Perhaps this means we see about pressuring Pakistan to clean up their acts so they can actually fund their educational systems and so poor parents won't be so dependent on radical clerics to educate their kids and turn them into suicide bombers.

Ronald Reagan wasn't my favorite president but he had a great quote which I think could also apply here:

"How do you tell a communist? Well, it's someone who reads Marx and Lenin. And how do you tell an anti-communist? It's someone who understands Marx and Lenin. "

Unfortunately, most people I talk to don't see it that way. They figure, once we get Osama, we win the 'war against terror'. Al-Queda will collapse and everyone will melt back into their black hole. However, terrorism doesn't come from a black hole, they come from poeple who are brought up that way.

Of course, as you pointed out, do we then start bombing homes? schools? Start killing mislead kids? But at least at that point, we can acknowledge that fighting terrorism isn't just sending trooops to shot at the bad guys who do the actual dirty work, that terrorism has source and a reason for its existance.
sprite6 From: sprite6 Date: July 9th, 2005 03:16 am (UTC) (Link)
It seems everytime I bring up the idea of understanding why terrorists act the way they do, people automatically assume I mean we have to 'walk on egg shells, or 'understand terrorists' feelings'.

I think the only way to understand why this is happening is to understand their feelings. A couple of years ago, I read Karen Armstrong's book The Battle for God, which is about fundamentalism in Islam, Christianity, and Judaism. I mentioned it to a friend because I felt I better understood the religious right in the US, and I did have some sympathy, even though I don't agree with their political aims. But my friend didn't really want to hear it, because they wouldn't be trying to understand him. And if everyone feels that way, where does understanding start? With "them" or with "us"?

The problem I see is in the assumption that understanding will necessarily lead to a solution. It may not. In fact, it may cripple us. The more we sympathize with someone, the harder it is to act against them. This is not a bad thing, but it could be a problem if we must act against them.

The crime in NYC is a good example. When my aunt worked in Times Square 30 years ago, prostitutes gathered on the pavement outside her building, and she'd get harassed by their johns as she left work. A coworker of mine saw a man get stabbed there when he was 13. And now? I'm a small woman, but I feel no concern for my safety if I leave a theater in that area at 11 at night and walk to the train. The crackdown was controversial, but it did work.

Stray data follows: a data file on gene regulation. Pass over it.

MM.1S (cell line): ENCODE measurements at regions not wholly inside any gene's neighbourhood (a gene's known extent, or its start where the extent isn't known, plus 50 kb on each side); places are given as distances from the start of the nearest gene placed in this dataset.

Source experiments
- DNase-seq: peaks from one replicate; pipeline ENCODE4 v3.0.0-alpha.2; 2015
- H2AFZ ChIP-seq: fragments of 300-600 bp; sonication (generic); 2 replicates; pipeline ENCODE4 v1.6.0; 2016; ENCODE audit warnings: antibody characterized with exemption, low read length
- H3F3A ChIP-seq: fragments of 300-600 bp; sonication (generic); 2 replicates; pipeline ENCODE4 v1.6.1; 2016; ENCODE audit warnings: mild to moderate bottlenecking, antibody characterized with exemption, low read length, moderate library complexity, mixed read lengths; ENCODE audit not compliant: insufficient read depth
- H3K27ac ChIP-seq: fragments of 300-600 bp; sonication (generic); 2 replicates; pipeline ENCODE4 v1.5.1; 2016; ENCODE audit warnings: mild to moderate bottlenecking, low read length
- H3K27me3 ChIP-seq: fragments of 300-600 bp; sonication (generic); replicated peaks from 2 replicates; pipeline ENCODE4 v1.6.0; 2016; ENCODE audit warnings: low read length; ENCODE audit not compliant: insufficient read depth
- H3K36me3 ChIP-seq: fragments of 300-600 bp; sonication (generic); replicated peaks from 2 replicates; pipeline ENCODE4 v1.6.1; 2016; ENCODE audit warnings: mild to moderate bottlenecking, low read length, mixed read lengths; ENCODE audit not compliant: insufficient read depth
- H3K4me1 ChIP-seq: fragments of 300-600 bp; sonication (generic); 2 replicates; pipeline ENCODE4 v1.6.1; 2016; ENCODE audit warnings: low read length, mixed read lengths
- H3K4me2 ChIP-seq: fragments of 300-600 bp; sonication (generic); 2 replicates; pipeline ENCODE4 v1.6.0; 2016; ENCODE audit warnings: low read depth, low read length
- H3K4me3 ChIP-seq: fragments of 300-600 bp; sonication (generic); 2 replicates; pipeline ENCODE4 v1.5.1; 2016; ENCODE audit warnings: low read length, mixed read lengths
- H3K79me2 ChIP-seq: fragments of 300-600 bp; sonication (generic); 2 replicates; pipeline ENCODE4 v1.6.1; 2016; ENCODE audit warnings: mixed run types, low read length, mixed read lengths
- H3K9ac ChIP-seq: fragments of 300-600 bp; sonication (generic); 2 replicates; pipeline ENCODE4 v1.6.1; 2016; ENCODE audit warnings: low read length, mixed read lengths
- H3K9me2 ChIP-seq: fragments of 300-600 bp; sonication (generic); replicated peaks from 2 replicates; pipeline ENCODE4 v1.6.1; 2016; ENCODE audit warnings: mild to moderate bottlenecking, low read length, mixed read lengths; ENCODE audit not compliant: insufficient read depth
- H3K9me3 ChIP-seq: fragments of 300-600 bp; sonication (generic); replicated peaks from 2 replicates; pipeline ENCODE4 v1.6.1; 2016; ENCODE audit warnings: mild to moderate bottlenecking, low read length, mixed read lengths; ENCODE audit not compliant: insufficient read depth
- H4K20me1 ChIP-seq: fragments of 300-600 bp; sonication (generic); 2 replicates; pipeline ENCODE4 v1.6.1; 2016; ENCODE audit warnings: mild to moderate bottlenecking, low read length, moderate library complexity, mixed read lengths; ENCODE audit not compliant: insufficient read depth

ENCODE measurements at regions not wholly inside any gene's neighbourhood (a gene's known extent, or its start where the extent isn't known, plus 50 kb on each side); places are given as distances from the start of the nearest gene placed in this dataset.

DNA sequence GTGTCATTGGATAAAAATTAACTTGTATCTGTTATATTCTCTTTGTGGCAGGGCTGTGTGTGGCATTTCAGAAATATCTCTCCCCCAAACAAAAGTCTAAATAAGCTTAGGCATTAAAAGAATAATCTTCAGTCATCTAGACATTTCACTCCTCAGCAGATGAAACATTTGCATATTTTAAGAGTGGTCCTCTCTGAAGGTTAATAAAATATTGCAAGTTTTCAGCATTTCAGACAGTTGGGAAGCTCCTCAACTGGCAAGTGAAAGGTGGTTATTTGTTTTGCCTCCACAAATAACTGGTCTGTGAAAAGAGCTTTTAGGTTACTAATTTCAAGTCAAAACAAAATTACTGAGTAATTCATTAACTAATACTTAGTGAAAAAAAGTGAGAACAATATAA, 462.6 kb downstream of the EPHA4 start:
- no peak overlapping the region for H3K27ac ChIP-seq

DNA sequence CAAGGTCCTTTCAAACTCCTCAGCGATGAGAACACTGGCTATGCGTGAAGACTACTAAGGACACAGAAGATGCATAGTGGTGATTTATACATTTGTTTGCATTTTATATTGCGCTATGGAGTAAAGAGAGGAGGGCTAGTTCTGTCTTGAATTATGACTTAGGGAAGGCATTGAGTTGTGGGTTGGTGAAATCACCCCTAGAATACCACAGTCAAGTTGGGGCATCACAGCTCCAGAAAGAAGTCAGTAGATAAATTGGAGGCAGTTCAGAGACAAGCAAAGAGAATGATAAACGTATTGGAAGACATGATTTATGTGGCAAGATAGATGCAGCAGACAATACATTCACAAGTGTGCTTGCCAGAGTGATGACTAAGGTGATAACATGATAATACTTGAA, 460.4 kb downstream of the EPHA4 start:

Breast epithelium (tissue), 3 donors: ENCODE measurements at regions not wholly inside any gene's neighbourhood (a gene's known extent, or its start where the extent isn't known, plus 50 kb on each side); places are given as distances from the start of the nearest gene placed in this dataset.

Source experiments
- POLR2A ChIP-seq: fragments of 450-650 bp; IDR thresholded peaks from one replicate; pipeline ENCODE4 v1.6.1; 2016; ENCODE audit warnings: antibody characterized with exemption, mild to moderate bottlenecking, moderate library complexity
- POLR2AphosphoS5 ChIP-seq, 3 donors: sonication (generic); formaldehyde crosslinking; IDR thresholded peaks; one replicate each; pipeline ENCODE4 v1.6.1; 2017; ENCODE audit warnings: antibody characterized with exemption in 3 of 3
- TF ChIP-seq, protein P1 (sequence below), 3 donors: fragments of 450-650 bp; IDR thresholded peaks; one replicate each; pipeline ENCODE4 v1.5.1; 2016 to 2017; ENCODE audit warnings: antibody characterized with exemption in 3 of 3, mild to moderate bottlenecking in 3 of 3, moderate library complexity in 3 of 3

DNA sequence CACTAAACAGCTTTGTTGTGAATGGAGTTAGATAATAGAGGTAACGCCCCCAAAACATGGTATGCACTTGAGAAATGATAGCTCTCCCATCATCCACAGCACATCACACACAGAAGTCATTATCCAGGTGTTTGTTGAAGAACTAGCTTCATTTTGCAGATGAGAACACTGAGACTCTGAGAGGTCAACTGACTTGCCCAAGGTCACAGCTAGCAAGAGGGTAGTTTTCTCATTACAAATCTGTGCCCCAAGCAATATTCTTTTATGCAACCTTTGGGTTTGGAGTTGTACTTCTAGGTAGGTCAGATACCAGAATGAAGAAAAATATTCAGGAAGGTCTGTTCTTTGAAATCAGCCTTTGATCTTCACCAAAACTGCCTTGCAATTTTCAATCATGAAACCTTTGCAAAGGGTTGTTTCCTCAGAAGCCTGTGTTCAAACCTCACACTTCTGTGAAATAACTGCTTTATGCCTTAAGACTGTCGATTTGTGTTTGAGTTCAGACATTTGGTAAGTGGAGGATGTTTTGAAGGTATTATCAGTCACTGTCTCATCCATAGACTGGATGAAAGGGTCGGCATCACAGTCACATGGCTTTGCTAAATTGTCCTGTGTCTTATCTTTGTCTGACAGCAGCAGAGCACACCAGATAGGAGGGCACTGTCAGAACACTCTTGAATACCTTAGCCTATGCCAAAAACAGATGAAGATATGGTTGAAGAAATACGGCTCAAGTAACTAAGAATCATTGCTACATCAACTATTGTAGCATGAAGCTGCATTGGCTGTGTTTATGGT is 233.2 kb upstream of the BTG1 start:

It's never good to be rash, but hesitation can be costly too; the death toll in Hamlet would have been much lower if he'd made up his mind to kill Claudius in the first act. I'm not against understanding, obviously, but we must recognize that at some point, we will have to decide how to act, even if our information and understanding are imperfect.
akashasheiress From: akashasheiress Date: July 9th, 2005 10:48 pm (UTC) (Link)
Besides, if we ''kill until they are gone'', we're only clearing the way for new, young fanatics who want to follow in the foorsteps of their martyrs.
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phylogenetics From: phylogenetics Date: July 8th, 2005 07:05 pm (UTC) (Link)

Come visit NYC sometime. Notice how you can walk the streets--even in "bad" neighborhoods with little fear? Not the case 10 years ago... Trying to treat poverty as a "root cause" of crime did nothing. Stopping the Squeegee Men did.


I have been to NYC, and I still can't walk through the 'bad' neighborhoods without fear, so I'm not sure where you are referring to.

Are you saying there is no causation between poverty and crime? If you believe that, and see NYC as a good example of tough on crime, then come to China...lots of poverty, plenty of tough on crime....yet lots of criminals around. It's amazing how much people are willing to risk if they think they have nothing to lose. I'm pretty sure there's a tight connection between being poor and committing crimes, my mom used to live in a neighborhood that was filled with kids with little education, few job options and lots of time, perfect condition for criminal growth. The government didn't realize it, all they saw were lots of young kids stealing stuff, so they just decided to built more jails rather than more schools. Their idea of solving our problems were to 'get rid' of problems rather than confront it.